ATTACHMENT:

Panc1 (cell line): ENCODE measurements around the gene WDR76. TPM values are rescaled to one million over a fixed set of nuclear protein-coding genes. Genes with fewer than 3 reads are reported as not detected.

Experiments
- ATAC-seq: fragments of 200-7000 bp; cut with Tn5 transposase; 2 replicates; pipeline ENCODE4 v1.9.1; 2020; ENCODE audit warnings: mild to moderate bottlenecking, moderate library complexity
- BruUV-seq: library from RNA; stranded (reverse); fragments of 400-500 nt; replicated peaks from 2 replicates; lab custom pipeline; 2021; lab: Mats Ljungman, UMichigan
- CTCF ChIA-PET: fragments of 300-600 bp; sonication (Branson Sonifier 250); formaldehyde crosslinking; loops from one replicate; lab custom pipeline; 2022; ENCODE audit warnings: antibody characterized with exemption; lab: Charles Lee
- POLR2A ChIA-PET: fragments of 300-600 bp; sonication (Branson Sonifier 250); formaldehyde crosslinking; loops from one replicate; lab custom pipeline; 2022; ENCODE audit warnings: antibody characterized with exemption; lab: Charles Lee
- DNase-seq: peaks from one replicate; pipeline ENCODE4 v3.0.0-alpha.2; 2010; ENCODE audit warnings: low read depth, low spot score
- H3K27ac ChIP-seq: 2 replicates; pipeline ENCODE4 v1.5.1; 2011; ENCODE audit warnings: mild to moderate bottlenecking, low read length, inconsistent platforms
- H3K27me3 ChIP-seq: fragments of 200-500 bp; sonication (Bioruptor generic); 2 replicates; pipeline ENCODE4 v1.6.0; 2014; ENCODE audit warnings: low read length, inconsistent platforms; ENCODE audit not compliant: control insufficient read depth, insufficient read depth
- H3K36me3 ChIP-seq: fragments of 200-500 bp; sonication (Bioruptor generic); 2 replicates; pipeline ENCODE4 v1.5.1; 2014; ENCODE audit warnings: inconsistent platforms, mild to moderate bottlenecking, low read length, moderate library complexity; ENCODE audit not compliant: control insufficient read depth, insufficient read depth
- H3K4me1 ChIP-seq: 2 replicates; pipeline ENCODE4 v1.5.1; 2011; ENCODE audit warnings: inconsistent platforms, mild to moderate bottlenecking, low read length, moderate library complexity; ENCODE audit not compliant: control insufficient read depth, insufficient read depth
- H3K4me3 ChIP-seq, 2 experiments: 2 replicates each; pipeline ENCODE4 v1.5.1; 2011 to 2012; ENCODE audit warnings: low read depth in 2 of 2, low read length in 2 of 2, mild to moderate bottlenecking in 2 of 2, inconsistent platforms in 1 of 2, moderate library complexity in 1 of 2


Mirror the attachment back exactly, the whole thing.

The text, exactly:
Panc1 (cell line): ENCODE measurements around the gene WDR76. TPM values are rescaled to one million over a fixed set of nuclear protein-coding genes. Genes with fewer than 3 reads are reported as not detected.

Experiments
- ATAC-seq: fragments of 200-7000 bp; cut with Tn5 transposase; 2 replicates; pipeline ENCODE4 v1.9.1; 2020; ENCODE audit warnings: mild to moderate bottlenecking, moderate library complexity
- BruUV-seq: library from RNA; stranded (reverse); fragments of 400-500 nt; replicated peaks from 2 replicates; lab custom pipeline; 2021; lab: Mats Ljungman, UMichigan
- CTCF ChIA-PET: fragments of 300-600 bp; sonication (Branson Sonifier 250); formaldehyde crosslinking; loops from one replicate; lab custom pipeline; 2022; ENCODE audit warnings: antibody characterized with exemption; lab: Charles Lee
- POLR2A ChIA-PET: fragments of 300-600 bp; sonication (Branson Sonifier 250); formaldehyde crosslinking; loops from one replicate; lab custom pipeline; 2022; ENCODE audit warnings: antibody characterized with exemption; lab: Charles Lee
- DNase-seq: peaks from one replicate; pipeline ENCODE4 v3.0.0-alpha.2; 2010; ENCODE audit warnings: low read depth, low spot score
- H3K27ac ChIP-seq: 2 replicates; pipeline ENCODE4 v1.5.1; 2011; ENCODE audit warnings: mild to moderate bottlenecking, low read length, inconsistent platforms
- H3K27me3 ChIP-seq: fragments of 200-500 bp; sonication (Bioruptor generic); 2 replicates; pipeline ENCODE4 v1.6.0; 2014; ENCODE audit warnings: low read length, inconsistent platforms; ENCODE audit not compliant: control insufficient read depth, insufficient read depth
- H3K36me3 ChIP-seq: fragments of 200-500 bp; sonication (Bioruptor generic); 2 replicates; pipeline ENCODE4 v1.5.1; 2014; ENCODE audit warnings: inconsistent platforms, mild to moderate bottlenecking, low read length, moderate library complexity; ENCODE audit not compliant: control insufficient read depth, insufficient read depth
- H3K4me1 ChIP-seq: 2 replicates; pipeline ENCODE4 v1.5.1; 2011; ENCODE audit warnings: inconsistent platforms, mild to moderate bottlenecking, low read length, moderate library complexity; ENCODE audit not compliant: control insufficient read depth, insufficient read depth
- H3K4me3 ChIP-seq, 2 experiments: 2 replicates each; pipeline ENCODE4 v1.5.1; 2011 to 2012; ENCODE audit warnings: low read depth in 2 of 2, low read length in 2 of 2, mild to moderate bottlenecking in 2 of 2, inconsistent platforms in 1 of 2, moderate library complexity in 1 of 2